One of the old saws is, “Does the end justify the means?” This shows up on TV in M.A.S.H. and old Star Trek episodes, and has been a fulcrum in literature and spoken traditions for all of memory. Unfortunately, it is not limited to fiction. Pamela Anderson, actress and long-time animal rights activist, wrote on Facebook that she would not participate in a popular charity stunt because the target charity still practices animal testing. It’s not a new subject in my world, but I had always just accepted the things my friends and the occasional celebrity had to say about it. After reading her comments, I decided to look into animal testing and its justification myself.
What I found is that there is a great deal of controversy and misinformation being spread around from both sides. Animal rights activists claiming animal testing can be replaced by more effective modern techniques like computer modeling and isolated tissue tests in all cases, which is not true. There are many things for which there is no current effective alternative to animal trials. Meanwhile, medical research associations claim to only use it when there is no alternative, which is also not true. Often there are very effective alternatives to animal testing, but they are more expensive, or simply unfamiliar. There is also the promise from the medical research associations of humane treatment of animals, when the nature of the tests they need to perform actually makes that unlikely. Of course the animal rights advocates are convinced the animals are being treated in the most inhumane ways possible all the time, which is equally unlikely.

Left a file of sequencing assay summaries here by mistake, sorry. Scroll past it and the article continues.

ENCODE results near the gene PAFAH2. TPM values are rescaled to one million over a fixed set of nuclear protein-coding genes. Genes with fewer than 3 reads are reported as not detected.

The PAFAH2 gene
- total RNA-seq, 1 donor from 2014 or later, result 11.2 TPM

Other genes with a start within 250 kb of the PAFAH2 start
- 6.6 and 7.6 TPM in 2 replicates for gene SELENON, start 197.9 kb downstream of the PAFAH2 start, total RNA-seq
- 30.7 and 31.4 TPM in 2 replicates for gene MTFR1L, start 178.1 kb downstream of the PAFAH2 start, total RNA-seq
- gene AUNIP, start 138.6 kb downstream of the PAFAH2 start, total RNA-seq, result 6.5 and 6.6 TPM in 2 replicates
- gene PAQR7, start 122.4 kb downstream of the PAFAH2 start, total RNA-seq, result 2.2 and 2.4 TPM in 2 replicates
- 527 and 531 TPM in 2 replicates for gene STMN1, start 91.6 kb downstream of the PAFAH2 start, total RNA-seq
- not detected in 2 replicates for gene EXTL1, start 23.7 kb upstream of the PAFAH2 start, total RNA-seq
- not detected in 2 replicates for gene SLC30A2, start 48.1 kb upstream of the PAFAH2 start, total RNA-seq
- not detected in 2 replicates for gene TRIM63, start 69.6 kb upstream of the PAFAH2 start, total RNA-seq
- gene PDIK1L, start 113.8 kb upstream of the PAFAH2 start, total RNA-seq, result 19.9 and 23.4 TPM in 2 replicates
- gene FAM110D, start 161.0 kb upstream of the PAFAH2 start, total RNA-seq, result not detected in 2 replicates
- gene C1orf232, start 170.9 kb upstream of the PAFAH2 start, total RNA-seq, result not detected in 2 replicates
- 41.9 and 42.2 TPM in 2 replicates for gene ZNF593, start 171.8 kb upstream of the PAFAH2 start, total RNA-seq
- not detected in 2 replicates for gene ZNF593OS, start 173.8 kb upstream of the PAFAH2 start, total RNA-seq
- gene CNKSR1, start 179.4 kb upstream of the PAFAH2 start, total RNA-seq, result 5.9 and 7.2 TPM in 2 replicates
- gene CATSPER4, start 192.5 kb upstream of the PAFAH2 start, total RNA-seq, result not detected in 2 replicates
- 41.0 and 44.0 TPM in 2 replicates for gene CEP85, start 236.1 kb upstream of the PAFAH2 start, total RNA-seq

The National Health Council attempted to find reasonable middle ground with their Use of Animals in Biomedical Research guidelines, allowing animal testing when needed, and encouraging consistently humane treatment. The guidelines are amazingly clear and sane, especially for a document created by committee within a huge organization. Unfortunately, I think they have also missed a very important point. Here is the first guideline, and the only one dealing with whether animal testing should happen.